Hemp harvest cause for Saturday celebration in Eau Claire
The first local, legal hemp harvest in some eight decades is now underway in Berrien County, and it is cause for celebration in one southwest Michigan village.
On Tuesday, a dozen or so people continued to harvest this year’s comeback crop.
They used loppers to cut the stalks near the soil, then threw the plants into a converted bus. The bus eventually took the plants to a warehouse, where they will be dried.
BC Hempco hand-planted 32 acres of hemp outside of Berrien Center. There are about 7 acres left to harvest.
“It’s an exciting time for us, and we're excited to see what the future holds for this commodity,” said Jeremy Dybdahl of BC Hempco. “There’s over 30,000 industrialized uses for hemp, you know. We are only hitting one of those markets, one of those targets.”
On the bright side, the company did succeed in turning some of the hemp it planted this year into finished products like CBD oil and CBD-infused dog treats.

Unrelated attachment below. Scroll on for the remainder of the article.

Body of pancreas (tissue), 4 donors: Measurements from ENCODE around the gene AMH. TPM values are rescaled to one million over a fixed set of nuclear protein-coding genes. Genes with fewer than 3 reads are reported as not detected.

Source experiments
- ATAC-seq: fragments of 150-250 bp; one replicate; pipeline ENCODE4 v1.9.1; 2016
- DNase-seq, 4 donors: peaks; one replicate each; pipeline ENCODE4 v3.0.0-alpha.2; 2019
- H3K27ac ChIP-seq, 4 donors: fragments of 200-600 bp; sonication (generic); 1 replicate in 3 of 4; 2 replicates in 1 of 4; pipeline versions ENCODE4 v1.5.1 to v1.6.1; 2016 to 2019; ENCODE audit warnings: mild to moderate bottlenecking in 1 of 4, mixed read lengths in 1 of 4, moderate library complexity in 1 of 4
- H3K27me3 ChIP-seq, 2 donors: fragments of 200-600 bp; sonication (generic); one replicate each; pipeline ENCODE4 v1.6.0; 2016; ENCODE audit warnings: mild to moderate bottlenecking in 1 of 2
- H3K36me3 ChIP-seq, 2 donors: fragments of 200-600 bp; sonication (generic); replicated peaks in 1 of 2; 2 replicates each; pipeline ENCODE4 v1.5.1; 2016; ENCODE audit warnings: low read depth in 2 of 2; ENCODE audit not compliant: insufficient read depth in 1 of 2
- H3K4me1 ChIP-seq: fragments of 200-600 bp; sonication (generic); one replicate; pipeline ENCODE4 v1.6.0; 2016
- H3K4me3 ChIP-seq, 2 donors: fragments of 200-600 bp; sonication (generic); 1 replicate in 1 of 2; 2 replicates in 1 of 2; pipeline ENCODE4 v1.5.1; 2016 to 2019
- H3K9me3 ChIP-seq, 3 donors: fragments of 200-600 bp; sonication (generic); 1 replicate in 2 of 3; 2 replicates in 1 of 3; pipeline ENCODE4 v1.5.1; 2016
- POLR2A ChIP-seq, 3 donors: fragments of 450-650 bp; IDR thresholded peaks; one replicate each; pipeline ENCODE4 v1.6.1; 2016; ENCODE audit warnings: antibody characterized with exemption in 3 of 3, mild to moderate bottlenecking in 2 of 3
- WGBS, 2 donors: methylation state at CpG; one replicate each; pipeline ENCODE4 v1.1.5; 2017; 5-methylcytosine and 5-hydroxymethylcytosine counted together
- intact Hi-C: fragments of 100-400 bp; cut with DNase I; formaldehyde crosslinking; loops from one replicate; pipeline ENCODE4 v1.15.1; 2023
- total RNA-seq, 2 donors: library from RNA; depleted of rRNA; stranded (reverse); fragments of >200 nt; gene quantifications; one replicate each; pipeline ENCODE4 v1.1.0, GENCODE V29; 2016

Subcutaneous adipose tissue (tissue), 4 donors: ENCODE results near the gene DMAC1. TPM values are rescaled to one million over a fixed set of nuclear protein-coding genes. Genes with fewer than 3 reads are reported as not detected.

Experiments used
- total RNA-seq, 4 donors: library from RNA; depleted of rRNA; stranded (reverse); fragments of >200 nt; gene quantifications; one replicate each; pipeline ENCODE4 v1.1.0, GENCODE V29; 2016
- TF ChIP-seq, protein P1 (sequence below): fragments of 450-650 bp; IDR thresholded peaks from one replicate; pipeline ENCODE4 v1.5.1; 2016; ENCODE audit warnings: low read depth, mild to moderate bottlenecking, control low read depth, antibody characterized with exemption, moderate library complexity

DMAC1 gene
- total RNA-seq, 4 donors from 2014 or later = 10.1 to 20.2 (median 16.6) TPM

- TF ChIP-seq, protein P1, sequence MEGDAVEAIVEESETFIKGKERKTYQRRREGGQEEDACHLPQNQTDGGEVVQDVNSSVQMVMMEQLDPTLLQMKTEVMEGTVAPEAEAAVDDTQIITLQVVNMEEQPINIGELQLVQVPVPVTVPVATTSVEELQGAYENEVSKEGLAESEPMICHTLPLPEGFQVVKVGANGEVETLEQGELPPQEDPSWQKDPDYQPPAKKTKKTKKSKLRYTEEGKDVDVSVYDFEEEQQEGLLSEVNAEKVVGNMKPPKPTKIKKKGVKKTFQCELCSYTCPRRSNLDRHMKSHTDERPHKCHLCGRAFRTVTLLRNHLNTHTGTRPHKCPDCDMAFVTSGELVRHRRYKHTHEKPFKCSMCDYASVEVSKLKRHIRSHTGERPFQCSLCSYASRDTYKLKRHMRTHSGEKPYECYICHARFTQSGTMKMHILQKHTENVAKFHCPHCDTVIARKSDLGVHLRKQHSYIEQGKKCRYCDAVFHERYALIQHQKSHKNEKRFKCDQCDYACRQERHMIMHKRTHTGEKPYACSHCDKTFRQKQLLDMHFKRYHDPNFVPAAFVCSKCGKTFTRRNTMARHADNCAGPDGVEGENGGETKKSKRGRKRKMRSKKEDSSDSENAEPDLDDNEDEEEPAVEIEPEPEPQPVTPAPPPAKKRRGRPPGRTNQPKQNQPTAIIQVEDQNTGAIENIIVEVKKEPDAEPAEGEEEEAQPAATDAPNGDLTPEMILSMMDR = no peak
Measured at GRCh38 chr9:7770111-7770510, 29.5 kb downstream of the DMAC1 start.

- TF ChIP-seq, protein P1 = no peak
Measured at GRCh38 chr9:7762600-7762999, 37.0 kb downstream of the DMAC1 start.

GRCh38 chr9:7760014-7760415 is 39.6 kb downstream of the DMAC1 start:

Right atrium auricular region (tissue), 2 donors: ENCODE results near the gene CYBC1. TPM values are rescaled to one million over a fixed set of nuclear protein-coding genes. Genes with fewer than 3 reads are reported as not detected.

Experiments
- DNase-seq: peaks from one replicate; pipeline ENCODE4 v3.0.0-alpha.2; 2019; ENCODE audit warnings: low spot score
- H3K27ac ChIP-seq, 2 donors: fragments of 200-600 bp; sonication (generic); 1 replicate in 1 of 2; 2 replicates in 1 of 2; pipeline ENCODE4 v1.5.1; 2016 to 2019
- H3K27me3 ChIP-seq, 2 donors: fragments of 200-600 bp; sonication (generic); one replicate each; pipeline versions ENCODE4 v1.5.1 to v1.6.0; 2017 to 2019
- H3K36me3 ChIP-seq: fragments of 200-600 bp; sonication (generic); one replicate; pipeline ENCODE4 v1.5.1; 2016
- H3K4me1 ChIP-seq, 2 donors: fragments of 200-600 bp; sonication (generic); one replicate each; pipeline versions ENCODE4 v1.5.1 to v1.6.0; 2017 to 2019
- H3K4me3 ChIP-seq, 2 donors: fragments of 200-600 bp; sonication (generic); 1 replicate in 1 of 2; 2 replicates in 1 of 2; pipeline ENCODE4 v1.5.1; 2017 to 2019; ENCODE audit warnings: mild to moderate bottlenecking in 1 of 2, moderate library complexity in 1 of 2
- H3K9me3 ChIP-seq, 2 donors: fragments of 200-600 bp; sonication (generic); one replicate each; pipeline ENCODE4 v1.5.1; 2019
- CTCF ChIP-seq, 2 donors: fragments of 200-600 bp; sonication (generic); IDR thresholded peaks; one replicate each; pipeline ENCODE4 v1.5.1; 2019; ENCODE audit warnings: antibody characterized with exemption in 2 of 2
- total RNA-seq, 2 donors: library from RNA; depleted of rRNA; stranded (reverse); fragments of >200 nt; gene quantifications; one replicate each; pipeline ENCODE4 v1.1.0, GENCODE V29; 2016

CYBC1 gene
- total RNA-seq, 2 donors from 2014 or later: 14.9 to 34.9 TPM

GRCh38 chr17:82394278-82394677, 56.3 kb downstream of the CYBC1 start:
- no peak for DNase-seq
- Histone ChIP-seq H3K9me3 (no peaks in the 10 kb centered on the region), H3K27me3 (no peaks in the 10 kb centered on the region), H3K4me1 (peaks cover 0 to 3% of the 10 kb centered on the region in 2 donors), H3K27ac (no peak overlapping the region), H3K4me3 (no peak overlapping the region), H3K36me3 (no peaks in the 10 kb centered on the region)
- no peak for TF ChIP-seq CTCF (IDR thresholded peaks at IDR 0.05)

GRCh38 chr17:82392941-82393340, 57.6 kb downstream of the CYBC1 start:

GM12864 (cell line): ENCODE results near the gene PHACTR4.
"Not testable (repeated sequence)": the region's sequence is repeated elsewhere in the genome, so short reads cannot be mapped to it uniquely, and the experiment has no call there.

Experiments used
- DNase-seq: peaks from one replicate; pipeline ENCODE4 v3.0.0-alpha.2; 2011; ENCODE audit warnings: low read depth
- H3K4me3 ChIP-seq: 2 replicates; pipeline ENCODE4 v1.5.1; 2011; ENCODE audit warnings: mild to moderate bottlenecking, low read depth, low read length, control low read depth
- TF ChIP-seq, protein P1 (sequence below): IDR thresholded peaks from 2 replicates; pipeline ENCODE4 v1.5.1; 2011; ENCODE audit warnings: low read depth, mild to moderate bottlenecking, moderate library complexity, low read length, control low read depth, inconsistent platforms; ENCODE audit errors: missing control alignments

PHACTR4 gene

The frustrating thing is, it’s apparently easier to bring the plant immediately back to life than it is to take advantage of all that plant has to offer.
“There are very few manufacturers within a 1,000-mile radius of us that do things with the stalk and with the fiber, things of that nature,” Dybdahl said.
Perhaps that makes Saturday a banner day to roll out the inaugural Harvest and Hemp Festival.
Much like the Village of Eau Claire does during the Cherry Festival, Main Street will be closed through town. This time, 42 vendors will let folks know about the opportunities that legal hemp has opened up.
“We have 42 vendors in all variances, hemp orientation, cannabis orientation, all bringing lots of information on their industries and what they're doing personally,” festival organizer Rick Anstiss said.
He added that legal hemp will change almost every industry.
“Everything that we do, from the clothes that we wear to brushing our teeth, can have some implication of hemp in it,” he said.
Anstiss added that hemp can also be used to make anything from cardboard to plastics to hardwood replica flooring.
The festival runs 11 a.m.-5 p.m. Saturday.
It will be family-friendly with two bounce houses, face painting, popcorn, snow cones and cotton candy for the kids.
For the adults, there will be five food trucks on-site, and a CBD-infused cooking contest will be held.